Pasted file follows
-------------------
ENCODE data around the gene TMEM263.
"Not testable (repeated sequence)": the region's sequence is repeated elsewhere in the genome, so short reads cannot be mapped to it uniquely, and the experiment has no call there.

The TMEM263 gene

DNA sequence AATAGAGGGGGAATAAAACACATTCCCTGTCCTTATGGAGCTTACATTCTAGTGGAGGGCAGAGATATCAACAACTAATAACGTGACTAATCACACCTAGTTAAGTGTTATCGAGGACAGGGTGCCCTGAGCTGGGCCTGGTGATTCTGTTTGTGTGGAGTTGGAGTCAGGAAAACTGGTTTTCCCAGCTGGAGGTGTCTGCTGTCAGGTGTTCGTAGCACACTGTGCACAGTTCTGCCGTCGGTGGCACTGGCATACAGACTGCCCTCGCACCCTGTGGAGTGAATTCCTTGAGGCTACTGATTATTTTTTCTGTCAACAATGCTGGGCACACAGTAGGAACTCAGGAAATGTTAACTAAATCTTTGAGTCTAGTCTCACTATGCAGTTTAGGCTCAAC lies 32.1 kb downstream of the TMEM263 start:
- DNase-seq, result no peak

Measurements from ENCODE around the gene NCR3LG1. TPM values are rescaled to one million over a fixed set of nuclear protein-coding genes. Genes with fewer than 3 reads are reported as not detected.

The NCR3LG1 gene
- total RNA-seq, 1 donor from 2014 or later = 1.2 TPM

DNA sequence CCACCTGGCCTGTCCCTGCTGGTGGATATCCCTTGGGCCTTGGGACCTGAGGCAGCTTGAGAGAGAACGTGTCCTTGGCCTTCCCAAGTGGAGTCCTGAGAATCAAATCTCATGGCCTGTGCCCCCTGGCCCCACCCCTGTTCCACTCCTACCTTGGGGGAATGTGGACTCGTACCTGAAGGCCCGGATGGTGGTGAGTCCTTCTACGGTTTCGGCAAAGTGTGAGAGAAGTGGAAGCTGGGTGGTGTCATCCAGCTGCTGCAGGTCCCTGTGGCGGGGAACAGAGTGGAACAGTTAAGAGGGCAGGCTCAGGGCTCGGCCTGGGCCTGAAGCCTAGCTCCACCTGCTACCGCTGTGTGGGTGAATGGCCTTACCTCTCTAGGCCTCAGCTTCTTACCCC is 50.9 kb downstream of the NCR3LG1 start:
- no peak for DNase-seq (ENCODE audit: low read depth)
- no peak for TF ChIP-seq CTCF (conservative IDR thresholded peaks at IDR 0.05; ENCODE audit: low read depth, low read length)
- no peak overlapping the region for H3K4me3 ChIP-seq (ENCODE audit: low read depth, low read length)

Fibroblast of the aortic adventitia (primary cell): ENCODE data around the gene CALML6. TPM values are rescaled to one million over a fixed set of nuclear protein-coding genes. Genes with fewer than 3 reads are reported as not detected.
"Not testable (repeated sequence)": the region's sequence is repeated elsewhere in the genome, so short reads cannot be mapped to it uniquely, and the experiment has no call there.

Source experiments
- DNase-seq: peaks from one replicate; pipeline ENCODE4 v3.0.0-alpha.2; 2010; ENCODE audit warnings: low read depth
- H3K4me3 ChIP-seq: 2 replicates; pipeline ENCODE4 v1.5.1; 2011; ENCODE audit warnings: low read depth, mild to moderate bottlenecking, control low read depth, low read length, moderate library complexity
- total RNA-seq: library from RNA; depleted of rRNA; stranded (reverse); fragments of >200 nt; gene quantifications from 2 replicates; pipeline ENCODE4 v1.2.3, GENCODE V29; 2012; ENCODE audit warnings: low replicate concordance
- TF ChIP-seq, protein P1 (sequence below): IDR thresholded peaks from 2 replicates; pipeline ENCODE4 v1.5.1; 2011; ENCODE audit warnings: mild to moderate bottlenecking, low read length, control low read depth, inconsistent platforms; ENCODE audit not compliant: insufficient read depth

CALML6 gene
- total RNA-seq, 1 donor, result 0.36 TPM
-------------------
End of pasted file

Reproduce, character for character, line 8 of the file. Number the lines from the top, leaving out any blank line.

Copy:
- total RNA-seq, 1 donor from 2014 or later = 1.2 TPM